“Onlyness is fundamentally about honoring and appreciating each and every person. It includes us all.”
Equally, if you’re a person of relatively low status — because you lack a pedigree or credentials, or you’re old or a woman, or young or a person of color (I was many of these) — the likelihood is you’ll get none of the same support. If you lack status, you’ll likely be told your idea is either too risky or just weird, either too far ahead of the market or passé, or — the one my friends hear the most — that it is “too much” (whatever that means). You’re rendered invisible.
Again, it’s not because an idea was weighed and deemed unworthy, but because it came from a person who was deemed relatively powerless, and therefore unworthy of being seen or heard.
But here’s the irony.
Originality — the quality of being novel or unusual — is widely celebrated and understood as the basis of innovation. Yet so many of us (in fact, the vast majority of us), because of our present low-ranking status, are not seen for what we specifically and distinctly offer. We’re not only often invisible, when we are seen it’s through the lens of an “other.” This otherness denies you and your truth and your ideas, it takes away what you distinctly bring to the table, and it keeps strong, innovative, valuable employees from being heard. When you’re “otherized” you’re seen only by comparison with those already in charge; you’re seen as “different.” And different, in these conventional work settings, is not considered good.
Yet most of the popular, go-to books and theories on innovation — books like “Originals,” “Outliers,” “Where Good Ideas Come From,” or “The Evolution of Everything” — largely ignore this power and status dynamic. Don’t get me wrong; these works are valuable. But they also overlook a massive elephant in the room — bias — that well over 50% of people face.
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So, how do we characterize a more inclusive form of innovation, which can’t be otherized?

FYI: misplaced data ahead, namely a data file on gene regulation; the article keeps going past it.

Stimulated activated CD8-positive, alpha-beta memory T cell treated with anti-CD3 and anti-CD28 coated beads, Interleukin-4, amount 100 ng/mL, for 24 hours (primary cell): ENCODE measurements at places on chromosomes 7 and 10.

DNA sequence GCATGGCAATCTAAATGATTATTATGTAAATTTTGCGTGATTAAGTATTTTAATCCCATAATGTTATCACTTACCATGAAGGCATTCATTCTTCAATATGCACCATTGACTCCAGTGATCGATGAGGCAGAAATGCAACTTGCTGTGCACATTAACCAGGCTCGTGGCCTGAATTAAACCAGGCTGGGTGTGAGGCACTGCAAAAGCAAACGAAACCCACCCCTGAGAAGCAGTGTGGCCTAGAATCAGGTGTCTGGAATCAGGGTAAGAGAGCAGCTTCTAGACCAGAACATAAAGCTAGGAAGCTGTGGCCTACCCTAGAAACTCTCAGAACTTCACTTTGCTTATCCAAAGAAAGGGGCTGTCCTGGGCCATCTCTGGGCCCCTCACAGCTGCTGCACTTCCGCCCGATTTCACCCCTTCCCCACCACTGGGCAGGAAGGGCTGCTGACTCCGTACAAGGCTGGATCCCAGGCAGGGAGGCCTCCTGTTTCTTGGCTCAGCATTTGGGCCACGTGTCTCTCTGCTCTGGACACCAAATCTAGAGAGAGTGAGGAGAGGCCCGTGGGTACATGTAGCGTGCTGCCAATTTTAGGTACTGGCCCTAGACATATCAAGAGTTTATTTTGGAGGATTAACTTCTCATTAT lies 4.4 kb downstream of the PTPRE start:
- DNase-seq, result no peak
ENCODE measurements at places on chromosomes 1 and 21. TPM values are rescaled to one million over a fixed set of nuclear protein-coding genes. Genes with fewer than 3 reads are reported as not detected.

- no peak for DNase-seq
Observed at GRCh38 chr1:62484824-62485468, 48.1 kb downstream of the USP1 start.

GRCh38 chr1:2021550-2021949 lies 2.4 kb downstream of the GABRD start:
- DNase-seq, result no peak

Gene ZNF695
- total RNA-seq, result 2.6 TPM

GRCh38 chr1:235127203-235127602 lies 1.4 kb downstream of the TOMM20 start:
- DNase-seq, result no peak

Well, let’s start with what it is. Each of us stands in a spot in the world only we stand in, with our own specific set of history and experiences, visions and hopes. This spot is singular and distinct, one no one else occupies and the source of all new ideas. It is never comparative or relative, but contributive. From our spots, each of us is then able to give or supply our bit to the world. This applies even if some of our experiences are not as “perfect” as we would want; because they are still perfectly ours, and thus exactly right as a source for what each of us creates.
I call this phenomenon “onlyness,” and last year, I wrote a book about it, called “The Power of Onlyness.”
Your onlyness starts from that place you are born into, including your family and faith, gender, race, and even language. This is your “vertical” identity, where the story starts. But onlyness also includes your visions and hopes, those things you care about or yearn for, even if you can’t name them, and especially if others don’t see what you see. It could be a passion for education (like my early story), or wanting to use your skills to bring new voices to market, or even something as grand yet nebulous as working toward world peace. Since it’s the horizon you’re aiming for, this part of onlyness is a “horizontal” identity — it’s how the story advances.
“Changing context changed my capacity to be seen, to be heard. This is how agency works.”
Onlyness is fundamentally about honoring and appreciating each and every person. It includes us all. First, as we value ourselves, and second as we are valued. Onlyness is the fuel of vast creativity, innovations, and adaptability. It’s an inclusive framework that argues that each of us — maybe even all 7.5 billion of us on this earth — is worthy of being seen and heard and fully capable of offering something of value to the world.
Yet shifting to this new frame isn’t easy. Because it means addressing how pervasive bias is, and bias is often unconscious (though plenty of fully conscious prejudice is also still at play). Bias unconsciously intended doesn’t make it any less harmful. For example, a comment toward a pregnant woman asking if she’ll return to work can take on a determinative quality: To “help” her, she is given “less taxing” roles, which are actually lower-status and less-career-enhancing, and that leave her so unsatisfied that she decides to stay at home with the baby. The domineering white male who cuts off his younger colleague mid-sentence is often viewed as just being his usual forceful self, but is actually reducing the chance of fresh ideas being seen and heard, so his loudmouthedness is also his way of keeping his power position and maintaining the status quo. A boss who introduces his new employee as a “two-fer” as a way of characterizing that the person is both a woman and a person of color; by pointing out her difference rather than what she distinctly brings, others her and sets her up to be and feel isolated and alone. And so on. And so on. There is no end to the obstructions our current biased framework creates.